A challenging teaching, which has been promoted by some believers is the idea of self-forgiveness.   It seems to be an offshoot of the self-esteem movement along with almost any other biblical term you can attach to the word self.  The words which are popular in using the self with them, including self-worth, self-image, self-confidence, etc., are similar in that they usually have a high view of self in common.

A person who believes he needs to forgive himself has sinned in some manner and is in need of forgiveness.  Sin requires forgiveness in order to be cleansed from it and have the guilt removed.  Adam and Eve tried to take care of their sin themselves, and God sought them out and provided His forgiveness.  God gave them a coat of skins requiring that blood be shed with the instruction of a coming Savior Who would be the Lamb.  He would cleanse from all sin (John 1:29).

A careful study of the concept of self-forgiveness in the Bible does not bring forth any passage that would support having any power to forgive oneself.  The Biblical truth centers on the fact that God alone has the ultimate power to forgive us of our sins.  I John 1:9 along with many other passages support this truth very carefully.  Since we are cleansed of all unrighteousness from God, we do not need to add to the Scriptures the idea that we also must add to God’s cleansing of us by forgiving ourselves.  This should challenge us to find Biblical proof that God wants us to have this power.

Christ’s blood is sufficient to cleanse us from all unrighteousness.   When a believer would state that he must also forgive himself, he is stating that he must add something to God’s already sufficient provision.  A believer is not able to save himself or even keep his salvation (Philippians 1:6).

The problem is more that we must fully trust in God’s provisions spiritually for us, and we must stop trying to provide for ourselves in some manner.  God’s provision includes the power in the blood of Christ to deliver from present sinful habits by God’s helping us to replace and pattern those sinful habits with His defined righteous action.  He has provided all the biblical methods as well as His power to help us accomplish this sanctification process.  Ephesians 4:22-24 and Colossians 3:8-10 are two passages among many that teach this truth.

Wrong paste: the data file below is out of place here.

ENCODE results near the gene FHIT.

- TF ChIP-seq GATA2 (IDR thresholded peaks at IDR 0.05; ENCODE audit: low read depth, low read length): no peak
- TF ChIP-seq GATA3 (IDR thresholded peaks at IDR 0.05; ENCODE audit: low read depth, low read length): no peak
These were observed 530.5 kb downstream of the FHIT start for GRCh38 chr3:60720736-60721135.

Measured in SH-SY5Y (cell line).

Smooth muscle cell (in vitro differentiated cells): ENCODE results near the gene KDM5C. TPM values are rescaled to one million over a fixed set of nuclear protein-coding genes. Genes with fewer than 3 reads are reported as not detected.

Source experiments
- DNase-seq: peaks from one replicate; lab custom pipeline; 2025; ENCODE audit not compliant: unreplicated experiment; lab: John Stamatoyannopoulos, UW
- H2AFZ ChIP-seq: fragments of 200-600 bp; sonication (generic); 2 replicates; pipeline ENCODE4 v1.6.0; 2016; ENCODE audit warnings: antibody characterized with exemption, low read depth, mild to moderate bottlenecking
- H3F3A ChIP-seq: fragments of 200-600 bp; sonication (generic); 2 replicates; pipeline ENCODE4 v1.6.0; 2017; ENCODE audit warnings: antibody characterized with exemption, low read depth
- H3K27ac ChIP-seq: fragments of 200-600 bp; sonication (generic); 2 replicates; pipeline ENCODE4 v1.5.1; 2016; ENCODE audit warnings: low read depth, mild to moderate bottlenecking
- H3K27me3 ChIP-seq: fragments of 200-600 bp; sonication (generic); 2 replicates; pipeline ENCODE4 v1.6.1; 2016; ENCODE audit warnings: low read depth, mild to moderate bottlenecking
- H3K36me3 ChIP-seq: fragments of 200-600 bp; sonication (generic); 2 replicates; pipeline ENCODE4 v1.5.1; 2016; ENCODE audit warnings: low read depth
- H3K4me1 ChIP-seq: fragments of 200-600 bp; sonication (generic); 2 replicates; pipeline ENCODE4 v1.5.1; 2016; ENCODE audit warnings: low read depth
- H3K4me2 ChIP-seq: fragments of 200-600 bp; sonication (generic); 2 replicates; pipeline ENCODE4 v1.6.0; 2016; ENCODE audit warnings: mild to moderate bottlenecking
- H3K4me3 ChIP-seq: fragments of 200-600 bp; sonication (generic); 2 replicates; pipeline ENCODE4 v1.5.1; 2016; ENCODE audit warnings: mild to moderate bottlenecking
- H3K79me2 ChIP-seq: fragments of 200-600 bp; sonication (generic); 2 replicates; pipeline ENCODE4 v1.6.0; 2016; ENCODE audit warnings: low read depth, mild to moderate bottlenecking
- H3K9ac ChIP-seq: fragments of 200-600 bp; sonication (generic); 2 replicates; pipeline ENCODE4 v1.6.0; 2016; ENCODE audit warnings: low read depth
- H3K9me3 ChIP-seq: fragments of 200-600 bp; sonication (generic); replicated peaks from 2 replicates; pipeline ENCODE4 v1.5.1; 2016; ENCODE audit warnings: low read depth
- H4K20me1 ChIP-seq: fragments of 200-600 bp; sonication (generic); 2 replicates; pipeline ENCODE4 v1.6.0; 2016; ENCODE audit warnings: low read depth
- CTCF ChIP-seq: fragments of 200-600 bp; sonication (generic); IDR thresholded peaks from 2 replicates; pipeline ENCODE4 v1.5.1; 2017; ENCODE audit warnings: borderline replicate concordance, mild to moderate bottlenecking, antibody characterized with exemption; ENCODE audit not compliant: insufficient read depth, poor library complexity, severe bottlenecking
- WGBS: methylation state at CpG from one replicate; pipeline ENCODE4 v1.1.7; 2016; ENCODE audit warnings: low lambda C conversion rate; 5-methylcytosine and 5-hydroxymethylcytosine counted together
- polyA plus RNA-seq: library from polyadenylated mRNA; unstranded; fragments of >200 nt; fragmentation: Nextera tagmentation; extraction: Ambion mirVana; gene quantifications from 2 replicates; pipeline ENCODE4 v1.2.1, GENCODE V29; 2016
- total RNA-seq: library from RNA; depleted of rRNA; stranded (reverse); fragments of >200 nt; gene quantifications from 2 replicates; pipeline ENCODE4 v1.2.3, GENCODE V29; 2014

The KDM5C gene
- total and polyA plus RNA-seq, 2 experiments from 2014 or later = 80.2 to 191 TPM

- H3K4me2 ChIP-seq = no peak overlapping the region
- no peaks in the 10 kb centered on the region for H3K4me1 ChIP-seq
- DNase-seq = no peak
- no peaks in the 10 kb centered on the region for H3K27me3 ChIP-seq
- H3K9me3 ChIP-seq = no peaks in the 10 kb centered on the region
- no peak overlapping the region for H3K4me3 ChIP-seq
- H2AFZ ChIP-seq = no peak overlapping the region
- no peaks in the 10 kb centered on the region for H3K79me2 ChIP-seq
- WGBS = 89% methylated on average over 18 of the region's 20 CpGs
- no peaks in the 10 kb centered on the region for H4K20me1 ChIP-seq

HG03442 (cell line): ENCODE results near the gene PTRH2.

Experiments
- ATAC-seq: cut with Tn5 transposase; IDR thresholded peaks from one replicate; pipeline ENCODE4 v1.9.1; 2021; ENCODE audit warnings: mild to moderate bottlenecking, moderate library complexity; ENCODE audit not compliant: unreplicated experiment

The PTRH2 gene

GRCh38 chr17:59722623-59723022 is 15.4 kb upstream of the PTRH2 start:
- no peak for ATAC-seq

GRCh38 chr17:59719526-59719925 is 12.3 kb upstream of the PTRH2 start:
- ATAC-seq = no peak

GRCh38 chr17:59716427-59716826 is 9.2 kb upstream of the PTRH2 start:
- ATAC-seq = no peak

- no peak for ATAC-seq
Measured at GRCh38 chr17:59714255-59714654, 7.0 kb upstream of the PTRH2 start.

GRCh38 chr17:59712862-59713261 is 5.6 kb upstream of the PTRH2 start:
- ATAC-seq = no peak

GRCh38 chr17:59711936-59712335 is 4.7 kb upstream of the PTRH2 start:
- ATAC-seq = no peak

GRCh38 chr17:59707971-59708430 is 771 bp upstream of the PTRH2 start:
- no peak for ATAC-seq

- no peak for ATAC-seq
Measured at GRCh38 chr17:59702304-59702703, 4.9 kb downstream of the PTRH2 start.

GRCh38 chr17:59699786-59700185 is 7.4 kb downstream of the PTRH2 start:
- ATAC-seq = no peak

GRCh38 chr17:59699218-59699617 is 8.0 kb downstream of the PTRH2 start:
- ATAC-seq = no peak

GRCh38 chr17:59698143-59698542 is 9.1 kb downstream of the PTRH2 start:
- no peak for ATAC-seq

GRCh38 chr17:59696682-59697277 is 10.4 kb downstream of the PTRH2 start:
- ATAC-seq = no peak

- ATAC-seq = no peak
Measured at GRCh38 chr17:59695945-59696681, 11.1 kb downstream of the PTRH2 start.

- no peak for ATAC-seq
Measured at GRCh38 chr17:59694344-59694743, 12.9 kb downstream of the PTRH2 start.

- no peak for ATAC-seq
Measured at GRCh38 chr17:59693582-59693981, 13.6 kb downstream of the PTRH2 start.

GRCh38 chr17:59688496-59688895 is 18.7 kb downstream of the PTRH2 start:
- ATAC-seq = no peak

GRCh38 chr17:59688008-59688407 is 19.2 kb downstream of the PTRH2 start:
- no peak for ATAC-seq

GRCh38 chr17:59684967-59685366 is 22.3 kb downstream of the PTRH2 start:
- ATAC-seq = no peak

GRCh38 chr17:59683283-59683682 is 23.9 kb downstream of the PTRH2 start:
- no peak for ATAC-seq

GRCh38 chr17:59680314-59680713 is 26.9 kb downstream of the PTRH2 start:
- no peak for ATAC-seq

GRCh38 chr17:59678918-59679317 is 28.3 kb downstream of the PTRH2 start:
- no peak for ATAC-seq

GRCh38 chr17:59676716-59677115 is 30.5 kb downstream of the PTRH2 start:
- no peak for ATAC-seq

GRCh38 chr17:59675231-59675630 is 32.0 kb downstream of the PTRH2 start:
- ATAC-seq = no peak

Christ’s forgiveness of our sins plus our forgiveness is adding a work to our salvation and God’s progressive sanctification process.   Christ’s forgiveness of our sins plus our acceptance of His forgiveness is God’s Plan for us.  Adding anything to God’s forgiveness is heresy because it adds to the forgiveness we can receive from God only.

Along with many other Scriptures this Biblical method of forgiveness is carefully put forth in Ephesians 1:7, “In whom we have redemption through his blood, the forgiveness of sins, according to the riches of his grace.”

If a man could forgive himself, then he would not need a perfect sacrifice. If a man can forgive himself, the end result of that thinking would be that we could be can free ourselves and ultimately might even earn our own redemption.  This is blasphemous.  The Bible teaches that only Christ can forgive us of our sins. We cannot forgive ourselves from the sins we commit against an infinite, holy, sovereign God. There is no Biblical need to do this.

Any person struggling with self-forgiveness is experiencing conviction from the Spirit of God.  The Biblical remedy is accepting God’s provision in the forgiveness that He has sufficiently given in Christ and His shed blood (I Peter 1:18-19).

Some believers have a difficult time receiving and trusting fully in God’s forgiveness for what they have done. They may even ask God to forgive them, but the lingering feeling of conviction remains.  This is clearly a lack of trust in God’s Word, which disables them from fully appropriating the grace He provides for them.  Instead of basking in the forgiveness God has provided, believers will often keep rehearsing what they have done and renewing feelings of guilt, remorse, shame, embarrassment, and even stating, “I can’t believe I did that.”  They are thinking wrongly about who they are because they are not good enough to keep themselves.  Only persons with a high view of who they are would be shocked at what they did.  They can choose to do right with God’s power and be delivered.  When sins are forgiven, believers should be “. . . forgetting those things which are behind, and reaching forth unto those things which are before, [they] press toward the mark for the prize of the high calling of God in Christ Jesus”  (Philippians 3:13-14).


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